Having played a variety of shows and events, are there any that stick out as memorable or special to you?

Opening for The Crystal Method in 2016 for Opel’s Fourteenth Anniversary at the Public Works in San Francisco was especially amazing. It was also The Crystal Method’s retirement show performing as a duo. How is it that the group that got me into all of this in 1997 is who I am now opening for almost twenty years later? It is a memory I will always look back on and smile about. The mix was recorded and can be found here.

Playing at The Breakfast of Champions 2017 this year was also a dream come true. I have been a big admirer of The Space Cowboys for a long time and being able to finally play a party I have wanted to play at for over a decade was dreamlike. The mix was recorded and can be found here.

Of course, as far as Faultline shows are concerned, being able to host and DJ with living legend Jeno, from Wicked, as he did a two-hour, classic breaks set was also surreal.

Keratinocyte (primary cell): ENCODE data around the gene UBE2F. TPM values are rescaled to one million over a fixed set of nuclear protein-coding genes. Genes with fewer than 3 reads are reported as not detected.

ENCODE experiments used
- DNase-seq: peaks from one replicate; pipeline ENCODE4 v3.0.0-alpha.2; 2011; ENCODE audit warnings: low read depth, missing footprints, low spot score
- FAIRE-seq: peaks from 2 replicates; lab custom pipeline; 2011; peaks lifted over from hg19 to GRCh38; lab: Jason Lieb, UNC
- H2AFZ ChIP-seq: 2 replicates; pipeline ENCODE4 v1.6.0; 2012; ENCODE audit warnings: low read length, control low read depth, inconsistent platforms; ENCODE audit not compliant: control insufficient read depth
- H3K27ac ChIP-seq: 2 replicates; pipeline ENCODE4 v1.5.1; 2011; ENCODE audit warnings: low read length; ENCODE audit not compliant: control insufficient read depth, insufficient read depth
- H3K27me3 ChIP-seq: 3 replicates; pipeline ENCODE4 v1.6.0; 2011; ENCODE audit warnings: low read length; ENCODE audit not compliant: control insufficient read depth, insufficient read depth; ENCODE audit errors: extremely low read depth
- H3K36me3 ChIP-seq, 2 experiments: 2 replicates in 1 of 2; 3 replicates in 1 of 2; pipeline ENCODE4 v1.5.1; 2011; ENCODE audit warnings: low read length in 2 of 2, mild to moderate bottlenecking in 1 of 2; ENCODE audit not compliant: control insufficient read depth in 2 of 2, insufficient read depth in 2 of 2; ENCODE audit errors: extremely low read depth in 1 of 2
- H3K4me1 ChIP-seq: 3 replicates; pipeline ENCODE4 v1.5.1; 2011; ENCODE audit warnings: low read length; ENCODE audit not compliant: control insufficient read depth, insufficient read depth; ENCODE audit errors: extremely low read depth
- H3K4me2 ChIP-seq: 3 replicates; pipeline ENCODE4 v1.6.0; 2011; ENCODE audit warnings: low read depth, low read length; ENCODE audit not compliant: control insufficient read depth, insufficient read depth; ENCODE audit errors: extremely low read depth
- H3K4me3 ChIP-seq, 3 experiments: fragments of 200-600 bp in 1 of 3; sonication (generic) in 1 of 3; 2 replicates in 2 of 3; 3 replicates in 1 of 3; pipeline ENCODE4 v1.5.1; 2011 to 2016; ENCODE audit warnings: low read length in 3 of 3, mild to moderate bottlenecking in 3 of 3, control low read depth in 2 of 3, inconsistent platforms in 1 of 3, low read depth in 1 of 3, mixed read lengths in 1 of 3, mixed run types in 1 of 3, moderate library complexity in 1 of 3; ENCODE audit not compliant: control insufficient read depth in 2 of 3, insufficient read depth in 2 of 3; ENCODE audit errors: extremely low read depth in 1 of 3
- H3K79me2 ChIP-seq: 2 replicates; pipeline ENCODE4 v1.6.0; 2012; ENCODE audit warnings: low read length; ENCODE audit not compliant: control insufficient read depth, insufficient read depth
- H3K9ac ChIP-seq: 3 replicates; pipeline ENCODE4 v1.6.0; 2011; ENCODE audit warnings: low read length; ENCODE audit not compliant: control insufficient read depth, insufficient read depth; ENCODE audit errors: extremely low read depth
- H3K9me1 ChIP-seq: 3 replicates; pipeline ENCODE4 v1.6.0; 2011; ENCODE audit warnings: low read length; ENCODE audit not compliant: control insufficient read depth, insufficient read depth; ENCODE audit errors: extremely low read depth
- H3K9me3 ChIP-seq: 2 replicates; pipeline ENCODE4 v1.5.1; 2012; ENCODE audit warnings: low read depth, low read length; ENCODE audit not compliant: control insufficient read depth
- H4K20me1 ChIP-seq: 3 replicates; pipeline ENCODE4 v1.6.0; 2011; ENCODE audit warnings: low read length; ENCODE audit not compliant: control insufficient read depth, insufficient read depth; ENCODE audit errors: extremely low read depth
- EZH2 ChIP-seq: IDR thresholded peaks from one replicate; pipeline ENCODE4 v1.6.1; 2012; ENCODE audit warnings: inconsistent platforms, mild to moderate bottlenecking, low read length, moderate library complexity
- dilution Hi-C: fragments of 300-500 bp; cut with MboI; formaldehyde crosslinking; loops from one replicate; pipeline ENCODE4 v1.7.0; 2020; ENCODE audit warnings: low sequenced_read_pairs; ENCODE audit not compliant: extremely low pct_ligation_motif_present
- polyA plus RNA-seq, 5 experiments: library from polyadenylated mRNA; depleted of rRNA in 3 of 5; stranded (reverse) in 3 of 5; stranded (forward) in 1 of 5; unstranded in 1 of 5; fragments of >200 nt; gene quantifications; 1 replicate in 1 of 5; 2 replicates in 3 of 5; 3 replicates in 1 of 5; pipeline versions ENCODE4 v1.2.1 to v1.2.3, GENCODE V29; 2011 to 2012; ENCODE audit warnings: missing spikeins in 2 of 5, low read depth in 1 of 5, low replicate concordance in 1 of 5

Hosting your show, Select Start with DJ Eric Riggsbee on YouTube, what led you to bring video games, music, and an interview all together in one place?

I have always been a fan of video games, ever since I saw that Italian plumber run around in the mushroom kingdom. I did get out of video games for a long time, during my teenage years and twenties when I was much more focused on learning how to play the drums and to DJ than play games all day. I got back into video games about five years ago with the Nintendo Wii U. I figured it was as good of a time as any to introduce my kids to all these great characters I grew up loving like, MegaMan, Link, Zelda, and yes, of course, Mario. In the past few years, I have really been getting into YouTube as a content creation outlet in its various forms.